by Stephen Tall on September 27, 2011
They say you should never judge the success of a budget based on its reception within the first 24 hours. Perhaps we can extend the ruling to policy pronouncements too.
On Sunday, Ed Miliband vowed that Labour would ‘slash’ student tuition fees… by, erm, doubling them from their current rate. Even though it will make no difference to low- or middle-income earners. I wasn’t alone among Lib Dems in pointing out the gaping flaws in this plan.
And nor is it just Lib Dems. Hopi Sen is one of the most intelligent Labour bloggers, and he’s distinctly underwhelmed too in his analysis of Day 1 of the Labour party conference:
Then the big news. We’re going to cap variable tuition fees. Now the history of Tuition Fees is interesting. We used to be against, then we were for them for a bit, then we were against again, and now we’re for, but not as much as the other lot are and we’d really prefer something else, if we could make it work, but we’re not sure we can. So this policy is really a sort of downpayment on a graduate tax.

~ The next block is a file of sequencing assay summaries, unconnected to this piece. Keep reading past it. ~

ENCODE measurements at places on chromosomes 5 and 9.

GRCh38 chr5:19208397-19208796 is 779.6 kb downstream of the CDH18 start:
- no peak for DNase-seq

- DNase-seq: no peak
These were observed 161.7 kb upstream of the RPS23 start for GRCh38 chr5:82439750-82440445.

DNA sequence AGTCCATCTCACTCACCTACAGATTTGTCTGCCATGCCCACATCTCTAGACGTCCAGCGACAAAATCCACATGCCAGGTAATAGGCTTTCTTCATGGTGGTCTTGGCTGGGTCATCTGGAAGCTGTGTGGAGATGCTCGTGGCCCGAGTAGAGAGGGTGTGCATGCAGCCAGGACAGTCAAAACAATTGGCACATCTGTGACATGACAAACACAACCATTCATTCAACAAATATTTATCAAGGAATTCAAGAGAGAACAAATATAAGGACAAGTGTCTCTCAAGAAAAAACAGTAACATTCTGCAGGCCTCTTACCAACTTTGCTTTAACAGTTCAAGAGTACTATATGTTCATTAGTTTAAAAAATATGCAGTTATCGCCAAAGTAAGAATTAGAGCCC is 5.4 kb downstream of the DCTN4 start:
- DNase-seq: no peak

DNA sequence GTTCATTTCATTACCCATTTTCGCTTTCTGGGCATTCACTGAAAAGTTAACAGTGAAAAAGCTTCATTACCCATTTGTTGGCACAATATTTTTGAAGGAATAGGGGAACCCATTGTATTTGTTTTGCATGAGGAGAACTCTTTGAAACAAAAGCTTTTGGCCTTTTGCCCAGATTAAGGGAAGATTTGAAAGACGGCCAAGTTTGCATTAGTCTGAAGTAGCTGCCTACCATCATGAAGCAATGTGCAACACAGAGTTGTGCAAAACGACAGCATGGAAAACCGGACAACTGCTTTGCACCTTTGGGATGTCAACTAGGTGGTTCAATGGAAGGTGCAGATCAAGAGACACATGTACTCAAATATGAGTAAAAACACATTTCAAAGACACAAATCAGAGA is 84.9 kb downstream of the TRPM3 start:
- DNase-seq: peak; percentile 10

What’s much more interesting is how we’re going to pay for it. We’re going to take on the banks by taxing them more than the Tories would. I suspect this will be rather popular.
However, with the economy on the edge of recession, a desperate hunger for jobs, and demand as visible as a democratically elected member of the SWP, I did wonder what made us decide that the top priority for that rare and beautiful thing – a popular tax increase – was the repayment terms for graduate loans in a decade’s time? We’ve caught a Unicorn in a net, and we’re using it to somewhat modify student debt levels in the medium term.
Well, quite. When it comes to fees, Labour has a solid track record of flimsiness — as The Potter Blogger points out here, tracing Labour’s seven different policy positions in recent years, many of them diametrically opposed to each other.
What’s still more bizarre is that, even while Ed Miliband was revelling in his discovery of a policy, his higher education minister John Denham was arguing that the party’s long-term aspiration was to replace fees with a graduate tax (they just hadn’t worked out how yet). Confused much?
It’s true, of course, that the Lib Dems aren’t in much of a position to shout ‘inconsistent!’ at other parties on fees. But as I’ve long that been rarity, a pro-fees Lib Dem, I feel no such compunction.